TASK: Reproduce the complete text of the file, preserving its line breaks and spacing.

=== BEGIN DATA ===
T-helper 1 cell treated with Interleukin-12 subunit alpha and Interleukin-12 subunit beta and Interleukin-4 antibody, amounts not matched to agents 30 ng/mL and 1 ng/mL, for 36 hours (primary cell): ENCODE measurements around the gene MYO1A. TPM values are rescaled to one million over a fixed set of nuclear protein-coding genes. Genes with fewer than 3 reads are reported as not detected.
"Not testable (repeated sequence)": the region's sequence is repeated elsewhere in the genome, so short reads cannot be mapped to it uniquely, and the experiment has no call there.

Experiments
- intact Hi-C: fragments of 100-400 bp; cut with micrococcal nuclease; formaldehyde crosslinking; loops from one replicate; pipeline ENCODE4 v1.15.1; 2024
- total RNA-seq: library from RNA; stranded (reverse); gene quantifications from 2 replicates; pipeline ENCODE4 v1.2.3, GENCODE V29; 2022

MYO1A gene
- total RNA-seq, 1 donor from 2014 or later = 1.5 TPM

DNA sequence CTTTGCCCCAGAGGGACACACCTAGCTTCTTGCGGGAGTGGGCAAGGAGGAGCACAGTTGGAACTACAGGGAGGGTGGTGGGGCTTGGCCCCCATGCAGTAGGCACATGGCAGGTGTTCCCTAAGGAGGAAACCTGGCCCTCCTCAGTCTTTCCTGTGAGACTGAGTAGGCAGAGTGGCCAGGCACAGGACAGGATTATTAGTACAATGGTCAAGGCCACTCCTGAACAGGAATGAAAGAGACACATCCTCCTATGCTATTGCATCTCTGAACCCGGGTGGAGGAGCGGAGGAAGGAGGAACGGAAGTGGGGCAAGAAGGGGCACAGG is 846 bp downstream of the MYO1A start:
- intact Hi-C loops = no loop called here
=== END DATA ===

T-helper 1 cell treated with Interleukin-12 subunit alpha and Interleukin-12 subunit beta and Interleukin-4 antibody, amounts not matched to agents 30 ng/mL and 1 ng/mL, for 36 hours (primary cell): ENCODE measurements around the gene MYO1A. TPM values are rescaled to one million over a fixed set of nuclear protein-coding genes. Genes with fewer than 3 reads are reported as not detected.
"Not testable (repeated sequence)": the region's sequence is repeated elsewhere in the genome, so short reads cannot be mapped to it uniquely, and the experiment has no call there.

Experiments
- intact Hi-C: fragments of 100-400 bp; cut with micrococcal nuclease; formaldehyde crosslinking; loops from one replicate; pipeline ENCODE4 v1.15.1; 2024
- total RNA-seq: library from RNA; stranded (reverse); gene quantifications from 2 replicates; pipeline ENCODE4 v1.2.3, GENCODE V29; 2022

MYO1A gene
- total RNA-seq, 1 donor from 2014 or later = 1.5 TPM

DNA sequence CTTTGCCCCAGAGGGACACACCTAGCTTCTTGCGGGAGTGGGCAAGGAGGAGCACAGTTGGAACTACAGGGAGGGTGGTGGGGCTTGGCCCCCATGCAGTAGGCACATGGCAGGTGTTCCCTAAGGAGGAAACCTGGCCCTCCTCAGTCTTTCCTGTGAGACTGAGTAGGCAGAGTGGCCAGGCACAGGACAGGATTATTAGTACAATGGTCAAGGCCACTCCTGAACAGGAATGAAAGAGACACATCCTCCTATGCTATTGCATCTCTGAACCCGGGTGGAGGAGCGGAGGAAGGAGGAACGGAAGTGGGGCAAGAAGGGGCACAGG is 846 bp downstream of the MYO1A start:
- intact Hi-C loops = no loop called here